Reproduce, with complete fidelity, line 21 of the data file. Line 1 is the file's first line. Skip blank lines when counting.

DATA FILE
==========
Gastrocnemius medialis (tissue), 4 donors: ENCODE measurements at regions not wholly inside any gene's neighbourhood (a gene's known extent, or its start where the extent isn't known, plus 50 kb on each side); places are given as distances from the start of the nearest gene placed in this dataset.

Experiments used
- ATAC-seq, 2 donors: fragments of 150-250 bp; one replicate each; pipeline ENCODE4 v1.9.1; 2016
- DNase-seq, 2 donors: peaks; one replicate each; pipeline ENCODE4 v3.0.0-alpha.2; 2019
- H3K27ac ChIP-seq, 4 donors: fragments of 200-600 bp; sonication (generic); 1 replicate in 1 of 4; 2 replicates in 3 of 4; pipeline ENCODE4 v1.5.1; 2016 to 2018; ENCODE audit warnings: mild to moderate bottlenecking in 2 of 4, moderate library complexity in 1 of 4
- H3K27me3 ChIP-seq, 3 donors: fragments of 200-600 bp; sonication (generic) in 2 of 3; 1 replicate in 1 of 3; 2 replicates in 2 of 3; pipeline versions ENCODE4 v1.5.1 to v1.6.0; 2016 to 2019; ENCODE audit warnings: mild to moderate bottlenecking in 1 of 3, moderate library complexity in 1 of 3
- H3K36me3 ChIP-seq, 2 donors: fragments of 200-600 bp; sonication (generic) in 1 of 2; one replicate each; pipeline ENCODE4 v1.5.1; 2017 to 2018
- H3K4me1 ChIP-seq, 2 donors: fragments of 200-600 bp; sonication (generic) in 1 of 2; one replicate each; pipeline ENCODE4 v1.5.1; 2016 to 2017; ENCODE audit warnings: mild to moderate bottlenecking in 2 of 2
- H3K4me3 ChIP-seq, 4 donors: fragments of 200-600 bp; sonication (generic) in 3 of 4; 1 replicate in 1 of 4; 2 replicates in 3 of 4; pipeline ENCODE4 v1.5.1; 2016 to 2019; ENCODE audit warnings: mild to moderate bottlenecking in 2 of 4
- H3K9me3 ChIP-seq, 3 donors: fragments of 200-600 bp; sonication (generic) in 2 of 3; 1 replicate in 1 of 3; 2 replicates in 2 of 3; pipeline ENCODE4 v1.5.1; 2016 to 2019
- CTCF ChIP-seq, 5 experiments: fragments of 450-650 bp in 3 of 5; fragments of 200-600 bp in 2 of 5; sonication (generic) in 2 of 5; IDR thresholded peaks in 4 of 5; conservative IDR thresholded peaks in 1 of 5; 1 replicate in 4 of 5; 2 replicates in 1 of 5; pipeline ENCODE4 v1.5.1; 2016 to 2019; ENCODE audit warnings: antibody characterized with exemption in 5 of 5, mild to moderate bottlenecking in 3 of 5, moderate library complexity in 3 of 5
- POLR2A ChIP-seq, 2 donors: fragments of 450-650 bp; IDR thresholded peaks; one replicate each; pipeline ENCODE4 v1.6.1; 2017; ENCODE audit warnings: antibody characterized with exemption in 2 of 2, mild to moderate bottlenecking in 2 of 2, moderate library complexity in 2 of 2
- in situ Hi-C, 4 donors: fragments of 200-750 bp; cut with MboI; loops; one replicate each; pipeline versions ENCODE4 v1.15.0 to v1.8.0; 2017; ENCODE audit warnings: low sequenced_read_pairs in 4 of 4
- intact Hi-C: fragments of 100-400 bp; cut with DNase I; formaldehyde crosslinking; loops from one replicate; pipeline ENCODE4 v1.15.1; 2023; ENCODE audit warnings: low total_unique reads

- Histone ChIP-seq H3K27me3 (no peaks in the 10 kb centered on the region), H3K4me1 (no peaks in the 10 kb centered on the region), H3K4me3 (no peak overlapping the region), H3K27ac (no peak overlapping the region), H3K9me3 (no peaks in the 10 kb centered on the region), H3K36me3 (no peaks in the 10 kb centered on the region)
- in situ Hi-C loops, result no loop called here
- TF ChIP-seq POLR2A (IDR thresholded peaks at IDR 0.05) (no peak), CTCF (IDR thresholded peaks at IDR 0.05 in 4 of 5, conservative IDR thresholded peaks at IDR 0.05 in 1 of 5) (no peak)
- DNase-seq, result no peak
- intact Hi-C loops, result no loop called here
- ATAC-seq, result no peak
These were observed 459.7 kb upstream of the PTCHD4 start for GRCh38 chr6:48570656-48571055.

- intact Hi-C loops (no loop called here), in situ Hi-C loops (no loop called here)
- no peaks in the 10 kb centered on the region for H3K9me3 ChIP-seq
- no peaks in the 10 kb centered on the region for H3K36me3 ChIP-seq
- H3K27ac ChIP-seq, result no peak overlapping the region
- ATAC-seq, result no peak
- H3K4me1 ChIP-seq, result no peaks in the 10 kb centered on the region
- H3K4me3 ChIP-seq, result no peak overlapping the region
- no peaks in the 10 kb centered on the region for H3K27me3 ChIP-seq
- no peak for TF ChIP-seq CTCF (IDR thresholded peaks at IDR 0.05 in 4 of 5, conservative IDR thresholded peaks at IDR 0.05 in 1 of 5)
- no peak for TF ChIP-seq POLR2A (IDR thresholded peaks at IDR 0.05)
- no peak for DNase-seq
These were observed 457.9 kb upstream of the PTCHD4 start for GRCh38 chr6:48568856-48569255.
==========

These were observed 459.7 kb upstream of the PTCHD4 start for GRCh38 chr6:48570656-48571055.